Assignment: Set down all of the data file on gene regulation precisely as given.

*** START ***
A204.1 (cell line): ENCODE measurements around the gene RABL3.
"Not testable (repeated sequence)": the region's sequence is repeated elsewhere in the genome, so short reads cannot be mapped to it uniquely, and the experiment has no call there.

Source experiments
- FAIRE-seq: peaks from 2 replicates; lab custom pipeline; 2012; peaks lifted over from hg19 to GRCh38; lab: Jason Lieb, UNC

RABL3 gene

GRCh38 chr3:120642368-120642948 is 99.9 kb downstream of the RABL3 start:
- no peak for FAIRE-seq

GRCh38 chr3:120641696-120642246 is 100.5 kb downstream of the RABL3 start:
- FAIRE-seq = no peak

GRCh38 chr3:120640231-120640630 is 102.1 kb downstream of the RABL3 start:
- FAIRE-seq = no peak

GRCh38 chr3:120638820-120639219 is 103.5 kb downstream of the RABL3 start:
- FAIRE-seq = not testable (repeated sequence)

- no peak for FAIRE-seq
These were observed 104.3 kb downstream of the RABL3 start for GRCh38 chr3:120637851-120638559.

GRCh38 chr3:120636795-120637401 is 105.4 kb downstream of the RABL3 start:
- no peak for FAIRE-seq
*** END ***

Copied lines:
A204.1 (cell line): ENCODE measurements around the gene RABL3.
"Not testable (repeated sequence)": the region's sequence is repeated elsewhere in the genome, so short reads cannot be mapped to it uniquely, and the experiment has no call there.

Source experiments
- FAIRE-seq: peaks from 2 replicates; lab custom pipeline; 2012; peaks lifted over from hg19 to GRCh38; lab: Jason Lieb, UNC

RABL3 gene

GRCh38 chr3:120642368-120642948 is 99.9 kb downstream of the RABL3 start:
- no peak for FAIRE-seq

GRCh38 chr3:120641696-120642246 is 100.5 kb downstream of the RABL3 start:
- FAIRE-seq = no peak

GRCh38 chr3:120640231-120640630 is 102.1 kb downstream of the RABL3 start:
- FAIRE-seq = no peak

GRCh38 chr3:120638820-120639219 is 103.5 kb downstream of the RABL3 start:
- FAIRE-seq = not testable (repeated sequence)

- no peak for FAIRE-seq
These were observed 104.3 kb downstream of the RABL3 start for GRCh38 chr3:120637851-120638559.

GRCh38 chr3:120636795-120637401 is 105.4 kb downstream of the RABL3 start:
- no peak for FAIRE-seq